|Publication number||US3665358 A|
|Publication date||May 23, 1972|
|Filing date||Feb 9, 1971|
|Priority date||Feb 9, 1971|
|Publication number||US 3665358 A, US 3665358A, US-A-3665358, US3665358 A, US3665358A|
|Inventors||Leuck Carl A, Schindelbeck Fritz H|
|Original Assignee||Collins Radio Co|
|Export Citation||BiBTeX, EndNote, RefMan|
|Referenced by (23), Classifications (13)|
|External Links: USPTO, USPTO Assignment, Espacenet|
United States Patent Leuck et al.
[451 May 23, 1972 REACTOR COIL FORM  inventors: Carl A. beuck, Costa Mesa; Fritz H.
Schindelbeck, Orange, both of Calif.  Assignee: Collins Radio Company, Dallas, Tex.
 Filed: Feb. 9, 1971  App1.No.: 113,845
 US. Cl ..336/96, 336/192, 336/198 [51 1 Int. Cl. ..H0lf 27/02, HOlf 27/30  Field of Search ..336/96, 198, 208, 192, 205
 References Cited UNITED STATES PATENTS 3,354,417 1 H1967 Davis ..336/l98 3,566,322 2/1971 Horbach ..336/l98 X 3,243,746 3/1966 Doggant et al ..336/l98 X 3,011,140 11/1961 Mittermaier et al.. ..336/l98 2,731,607 l/l956 Gould et al. ..336/96 Primary Examiner-Thomas J. Kozma Attorney-Robert J Crawford and Bruce C. Lutz ABSTRACT A reactor coil form or bobbin comprising shelves for holding magnetic laminations in place and structured to additionally space the reactor from a potting container. The shelves include irregularities to produce better bonding of the potting compound to the shelves and the magnetic laminations. Further, the coil form includes integral stand-off and mounting projections for positioning and holding a potted reactor to and slightly off a mounting base.
7 Claim, 4 Drawing figures Patented May 23, 1972 FIG. 2
INVENTORS CARL A. LEUCK FRITZ H. SCHINDELBECK BY yaw 6%??- ATTORNEY THE INVENTION The present invention is directed generally towards reactors and more specifically towards a reactor coil form.
The prior art relative to reactors and especially potted reactors is quite copious. However, potted reactors are neither cheap nor easy to produce. The coil form which is the subject matterof thepresent invention combines various features in a single unit which greatly facilitate the manufacture of a potted reactor.
It is therefore an object of the present invention to provide improved reactor coil forms.
Other objects and advantages of this invention may be ascertained from a reading of the specification and appended claims in conjunction with the drawings wherein:
FIG. 1 is an isometric view of an empty reactor coil fonn;
FIG. 2 is an isometric view of a coil form having awinding situated thereupon and having magnetic laminations inserted therein;
FIG. 3 is an isometric view tor; and
FIG. 4 is a view of a coil form of FIG. 1.
The reactor coil form of FIG. 1 has a central flour-sided tubular or conduit portion 10. Extending from the ends of the center portion are flanges l2. Attached to the flanges 12 and the central portion 10 are a plurality of shelves as 14, 16, 18, and 20. Each of these shelves contains holes or cavities generally designated as 22 and teeth or combs 24. Referring of a containerized potted reacportion of another embodiment of the specifically to shelf 18 it will be noted that there is a portion designated as 26 which is sloped inwardly from the edge of the shelf toward the central portion 10. The edge 26 facilitates automatic winding of the coil form by reducing the possibility of the wire which is being wound, catching on the shelf. The shelf also'has extremities 28 and 30 at one end with similar extremities 32 and 34 at the other end. The extremities 28-34 provide environmental protection for magnetic core means inserted in the coil form. The remaining shelves are shaped in a similar manner. On each end of shelves 1.4 and 18 are stand-offs or mounting posts. One of these posts is designated as 36. Each of these posts has internal self-locking threads, and it will be noted that post 36 is configured differently from the remaining posts in that there is a small orientation tab 38. The tab 38 is used for identification and orientation of the reactor when the entire unit has been potted or otherwise hermetically sealed. Referring now to the lower shelf 20 it will be noted that the upper surface of the shelf has an edge which is not perpendicular with the lower surface of shelf 20. As may be observed, edge 40 is closer to central portion 10 and results in a sloped surface 42 between the lower and upper surfaces of the shelf 20. Each of the remaining shelves also has a sloped portion similar to portion 42 wherein the shelf slopes inwardly from the outer surface thereof toward the interior surface and the tubular portion 10. Shelf 20 also illustrates a pair of spherical protrusions or bumps 44. These bumps 44 appear in a corresponding position on the remaining shelves although only visible elsewhere on shelves 16 and 18.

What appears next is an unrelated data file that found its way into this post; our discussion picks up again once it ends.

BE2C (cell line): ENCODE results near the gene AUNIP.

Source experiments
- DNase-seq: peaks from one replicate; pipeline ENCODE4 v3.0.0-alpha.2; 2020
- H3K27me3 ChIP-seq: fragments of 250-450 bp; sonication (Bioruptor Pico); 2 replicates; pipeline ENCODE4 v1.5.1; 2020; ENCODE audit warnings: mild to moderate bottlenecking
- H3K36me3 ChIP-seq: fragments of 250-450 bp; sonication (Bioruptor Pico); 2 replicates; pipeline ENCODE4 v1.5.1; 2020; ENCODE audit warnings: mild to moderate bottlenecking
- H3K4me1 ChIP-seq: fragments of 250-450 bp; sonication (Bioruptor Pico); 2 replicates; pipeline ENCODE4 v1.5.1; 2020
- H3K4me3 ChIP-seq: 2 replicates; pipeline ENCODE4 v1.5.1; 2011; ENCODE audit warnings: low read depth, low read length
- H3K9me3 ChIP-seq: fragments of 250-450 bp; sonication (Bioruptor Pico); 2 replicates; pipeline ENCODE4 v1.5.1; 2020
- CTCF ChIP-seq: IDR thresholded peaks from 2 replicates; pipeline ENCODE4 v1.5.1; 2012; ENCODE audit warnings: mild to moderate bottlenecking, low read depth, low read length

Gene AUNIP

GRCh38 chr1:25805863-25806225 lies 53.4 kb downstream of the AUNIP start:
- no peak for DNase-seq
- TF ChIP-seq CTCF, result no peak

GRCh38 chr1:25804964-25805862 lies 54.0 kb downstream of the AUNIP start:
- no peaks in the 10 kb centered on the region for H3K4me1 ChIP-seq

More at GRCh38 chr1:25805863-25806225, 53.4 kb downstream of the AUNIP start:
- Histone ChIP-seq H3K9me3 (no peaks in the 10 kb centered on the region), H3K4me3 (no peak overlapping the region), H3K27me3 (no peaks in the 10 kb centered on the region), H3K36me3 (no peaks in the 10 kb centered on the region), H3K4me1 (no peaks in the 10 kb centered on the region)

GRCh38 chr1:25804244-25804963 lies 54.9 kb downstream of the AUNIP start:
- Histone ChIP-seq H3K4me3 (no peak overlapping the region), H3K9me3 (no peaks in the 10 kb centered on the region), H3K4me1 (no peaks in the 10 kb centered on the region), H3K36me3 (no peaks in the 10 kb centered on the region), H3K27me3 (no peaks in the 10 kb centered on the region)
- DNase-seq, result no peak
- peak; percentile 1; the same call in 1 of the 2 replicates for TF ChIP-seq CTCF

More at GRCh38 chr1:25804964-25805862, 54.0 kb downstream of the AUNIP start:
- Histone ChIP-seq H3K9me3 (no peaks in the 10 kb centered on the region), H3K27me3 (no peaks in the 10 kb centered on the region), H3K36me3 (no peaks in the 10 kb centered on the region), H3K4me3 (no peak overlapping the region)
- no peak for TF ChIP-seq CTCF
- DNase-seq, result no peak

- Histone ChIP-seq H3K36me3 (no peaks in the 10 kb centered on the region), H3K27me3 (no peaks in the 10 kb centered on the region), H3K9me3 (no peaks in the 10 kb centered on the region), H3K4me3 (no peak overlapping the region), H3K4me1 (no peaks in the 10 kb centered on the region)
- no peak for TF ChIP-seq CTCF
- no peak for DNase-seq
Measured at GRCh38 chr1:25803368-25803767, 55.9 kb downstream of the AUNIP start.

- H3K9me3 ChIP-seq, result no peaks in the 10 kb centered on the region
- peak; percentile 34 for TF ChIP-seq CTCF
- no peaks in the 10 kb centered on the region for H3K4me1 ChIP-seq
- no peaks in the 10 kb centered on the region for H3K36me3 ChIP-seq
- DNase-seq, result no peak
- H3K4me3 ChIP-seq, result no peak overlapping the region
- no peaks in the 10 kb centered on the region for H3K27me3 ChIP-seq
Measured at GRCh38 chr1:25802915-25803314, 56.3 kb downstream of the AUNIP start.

Referring now to FIG. 2 it will be noted that the reactor coil form is almost completely enclosed. The shelves l8 and 14 are still visible as well as protrusions from shelves 16 and 20. Around the central portion 10 is wrapped a winding and magnetic core laminations in the form of an E core 52 enclose the winding 50. The central leg of the E core laminations are positioned in the center of the reactor coil form and of the winding 50 while the outer legs of the E core laminations are adjacent the winding itself. However, the flanges 12 extend beyond the edge of winding 50 and prevent the contact of the magnetic laminations with the winding 50. As shown, some of the holes 22 now contain pins or electrical terminals generally designated as 54. The pins 54 accommodate soldered or otherwise attached wires 56 which are part of winding 50. The